BY JOSEPH CROWLEY
There are 111 million renters in America. It’s a staggering number that still doesn’t begin to encapsulate the huge economic burden most renters feel when writing out their monthly checks.
In my district, the numbers are even higher. More than two-thirds of Queens and Bronx residents rent—and a huge portion of those men and women are considered “rent burdened.” Or, specifically, they pay more than 30 percent of their monthly income in rent.
This is an economic problem, a stability problem and a growth problem. The skyrocketing cost of rent—not just in cities like New York but in towns across America—is making it increasingly difficult for families to find financial security, save for retirement and, for some, even put food on the table.
But it doesn’t need to be this way. Congress can and should offer support to those men and women who are working and lifting themselves into the middle class, by combating the rising costs of rent.
In Congress, I’m fighting to do just that.
Republicans are prepared to vote on a tax bill this month—we’ve dubbed it the GOP Tax Scam because it will scam middle-class and working families in favor of corporate special interest, which will hurt renters even more.
In the Ways and Means Committee, when Republican lawmakers were crafting this bill, I tried to attach the Rent Relief Act—legislation that would help everyday Americans see some real relief.
The Rent Relief Act will put real money back in the pockets of renters who are paying far too much for their homes. As a refundable tax credit, it would help alleviate the crushing financial burden families feel when even the most basic apartment comes with a luxury price tag.
Republicans rejected it.
But this is far too important for families in Queens and the Bronx, so I will continue to fight for it.
If we combine this tax credit with our ongoing work to make affordable housing readily available, families from all different backgrounds could afford to call New York home.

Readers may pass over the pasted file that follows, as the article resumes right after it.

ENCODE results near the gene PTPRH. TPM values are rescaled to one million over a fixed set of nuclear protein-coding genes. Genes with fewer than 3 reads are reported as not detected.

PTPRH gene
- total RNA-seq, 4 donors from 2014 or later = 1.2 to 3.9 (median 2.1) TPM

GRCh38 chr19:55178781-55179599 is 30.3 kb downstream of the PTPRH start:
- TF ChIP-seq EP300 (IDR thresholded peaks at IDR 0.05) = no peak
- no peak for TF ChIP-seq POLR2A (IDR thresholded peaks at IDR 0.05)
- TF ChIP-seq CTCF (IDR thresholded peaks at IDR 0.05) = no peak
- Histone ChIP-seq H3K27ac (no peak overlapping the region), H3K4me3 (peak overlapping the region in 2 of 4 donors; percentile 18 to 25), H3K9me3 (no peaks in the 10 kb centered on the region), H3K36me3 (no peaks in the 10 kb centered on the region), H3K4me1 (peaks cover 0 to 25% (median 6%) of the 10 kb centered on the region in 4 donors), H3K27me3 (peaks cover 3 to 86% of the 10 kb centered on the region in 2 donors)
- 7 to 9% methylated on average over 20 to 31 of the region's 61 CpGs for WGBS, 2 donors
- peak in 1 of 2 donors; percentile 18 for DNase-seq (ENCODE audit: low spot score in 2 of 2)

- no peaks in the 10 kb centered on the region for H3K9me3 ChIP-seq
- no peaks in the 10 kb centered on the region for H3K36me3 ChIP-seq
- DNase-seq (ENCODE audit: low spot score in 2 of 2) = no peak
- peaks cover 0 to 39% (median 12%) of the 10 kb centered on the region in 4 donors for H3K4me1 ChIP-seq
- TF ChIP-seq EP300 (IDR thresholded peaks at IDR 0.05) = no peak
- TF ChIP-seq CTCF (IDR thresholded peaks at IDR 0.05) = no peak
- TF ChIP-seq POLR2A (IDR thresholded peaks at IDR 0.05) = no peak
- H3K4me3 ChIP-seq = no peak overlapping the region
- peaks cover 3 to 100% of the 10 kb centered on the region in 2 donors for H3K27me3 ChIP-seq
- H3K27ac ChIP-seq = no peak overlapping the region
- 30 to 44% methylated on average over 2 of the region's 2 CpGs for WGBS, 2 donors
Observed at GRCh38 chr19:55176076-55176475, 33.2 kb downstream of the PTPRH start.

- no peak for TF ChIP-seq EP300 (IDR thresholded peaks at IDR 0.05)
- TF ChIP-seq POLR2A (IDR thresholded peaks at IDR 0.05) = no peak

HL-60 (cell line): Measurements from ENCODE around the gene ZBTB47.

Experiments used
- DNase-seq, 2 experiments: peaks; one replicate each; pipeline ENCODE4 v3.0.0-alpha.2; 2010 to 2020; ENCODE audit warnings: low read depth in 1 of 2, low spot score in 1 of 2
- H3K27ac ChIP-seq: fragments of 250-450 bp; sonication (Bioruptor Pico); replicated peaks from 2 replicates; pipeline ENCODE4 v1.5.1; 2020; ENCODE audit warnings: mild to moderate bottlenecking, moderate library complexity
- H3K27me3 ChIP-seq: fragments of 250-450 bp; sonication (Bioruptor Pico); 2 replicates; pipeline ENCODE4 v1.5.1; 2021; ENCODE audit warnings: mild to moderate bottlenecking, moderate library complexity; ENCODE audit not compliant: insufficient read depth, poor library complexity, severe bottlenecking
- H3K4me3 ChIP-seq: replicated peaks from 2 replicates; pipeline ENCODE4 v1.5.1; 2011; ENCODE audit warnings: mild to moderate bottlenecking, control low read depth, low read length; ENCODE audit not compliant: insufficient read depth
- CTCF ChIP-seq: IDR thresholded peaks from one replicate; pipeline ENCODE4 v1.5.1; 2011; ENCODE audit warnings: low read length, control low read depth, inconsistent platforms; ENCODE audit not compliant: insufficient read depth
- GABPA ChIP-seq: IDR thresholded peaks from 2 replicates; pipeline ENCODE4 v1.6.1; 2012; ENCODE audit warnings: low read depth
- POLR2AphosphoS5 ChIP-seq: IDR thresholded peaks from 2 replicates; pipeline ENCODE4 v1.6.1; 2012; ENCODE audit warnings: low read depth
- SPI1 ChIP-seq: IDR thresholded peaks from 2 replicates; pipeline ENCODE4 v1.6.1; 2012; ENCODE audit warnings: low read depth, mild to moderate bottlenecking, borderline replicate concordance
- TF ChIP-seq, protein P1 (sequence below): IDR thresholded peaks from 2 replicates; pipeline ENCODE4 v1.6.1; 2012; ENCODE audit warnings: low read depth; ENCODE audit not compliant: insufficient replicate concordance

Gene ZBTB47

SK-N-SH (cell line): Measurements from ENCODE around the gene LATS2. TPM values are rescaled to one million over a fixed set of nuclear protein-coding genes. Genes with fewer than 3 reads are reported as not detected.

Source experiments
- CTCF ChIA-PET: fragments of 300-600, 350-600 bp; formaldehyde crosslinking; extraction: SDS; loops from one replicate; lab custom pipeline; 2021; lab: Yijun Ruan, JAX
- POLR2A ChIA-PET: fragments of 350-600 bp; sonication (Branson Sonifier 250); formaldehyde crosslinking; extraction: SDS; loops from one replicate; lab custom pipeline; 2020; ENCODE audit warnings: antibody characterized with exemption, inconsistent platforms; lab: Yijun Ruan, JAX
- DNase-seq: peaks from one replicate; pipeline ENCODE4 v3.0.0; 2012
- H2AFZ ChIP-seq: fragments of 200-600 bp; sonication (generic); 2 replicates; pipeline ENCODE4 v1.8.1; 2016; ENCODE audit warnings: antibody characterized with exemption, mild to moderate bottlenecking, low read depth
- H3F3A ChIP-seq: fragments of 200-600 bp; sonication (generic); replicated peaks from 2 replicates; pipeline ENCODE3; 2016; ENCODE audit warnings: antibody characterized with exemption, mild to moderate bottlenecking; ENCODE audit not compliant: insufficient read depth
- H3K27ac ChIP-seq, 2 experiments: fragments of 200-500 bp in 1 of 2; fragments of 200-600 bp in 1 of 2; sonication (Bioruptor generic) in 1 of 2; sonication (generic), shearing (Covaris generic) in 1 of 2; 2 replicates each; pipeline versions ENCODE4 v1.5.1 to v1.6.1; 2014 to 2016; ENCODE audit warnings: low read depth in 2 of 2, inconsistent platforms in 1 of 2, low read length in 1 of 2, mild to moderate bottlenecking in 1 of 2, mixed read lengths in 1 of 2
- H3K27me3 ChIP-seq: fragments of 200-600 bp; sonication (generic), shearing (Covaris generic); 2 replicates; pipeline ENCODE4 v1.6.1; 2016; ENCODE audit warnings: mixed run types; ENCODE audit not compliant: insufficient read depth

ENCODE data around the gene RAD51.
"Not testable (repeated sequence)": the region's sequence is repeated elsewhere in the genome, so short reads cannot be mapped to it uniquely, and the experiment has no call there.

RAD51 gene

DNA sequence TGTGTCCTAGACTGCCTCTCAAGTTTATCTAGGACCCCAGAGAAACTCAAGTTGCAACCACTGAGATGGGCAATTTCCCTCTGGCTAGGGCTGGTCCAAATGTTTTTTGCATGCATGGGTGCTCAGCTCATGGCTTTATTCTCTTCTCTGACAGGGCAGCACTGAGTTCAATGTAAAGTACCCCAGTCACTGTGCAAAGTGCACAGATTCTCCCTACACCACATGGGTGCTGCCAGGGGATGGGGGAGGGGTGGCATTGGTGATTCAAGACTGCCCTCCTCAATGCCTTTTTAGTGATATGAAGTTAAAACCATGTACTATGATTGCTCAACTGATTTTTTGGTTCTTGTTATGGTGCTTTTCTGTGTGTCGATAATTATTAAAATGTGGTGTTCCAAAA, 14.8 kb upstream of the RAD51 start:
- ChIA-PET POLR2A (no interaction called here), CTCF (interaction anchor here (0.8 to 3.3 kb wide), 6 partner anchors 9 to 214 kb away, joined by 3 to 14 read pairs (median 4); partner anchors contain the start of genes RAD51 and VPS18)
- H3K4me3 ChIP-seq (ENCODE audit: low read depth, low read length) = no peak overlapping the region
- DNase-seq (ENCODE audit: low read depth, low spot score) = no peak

This tax credit would mean relief for the millions of Americans who are forced to make impossible choices between paying rent and affording basic needs such as healthcare. Families who need our help the most could see the end of tough decisions between a roof over their heads or food on the table. It would ensure that individuals from diverse backgrounds have an affordable place to call home.
And it’s desperately needed. Rent prices are vastly outpacing any income growth in New York—and neighborhoods like mine in Queens and the Bronx are becoming unaffordable for families who have lived there for generations.
Easing the burden of rent would be an overall economic boon as families could save for retirement, purchase a home or invest in their communities. When families feel trapped by monthly payments just to put a roof over their heads, it hurts the financial security of the whole economy.
Joseph Crowley represents New York’s 14th Congressional District, which includes Queens and the Bronx. He is also the chairman of the House Democratic Caucus and a member of the Ways and Means Committee.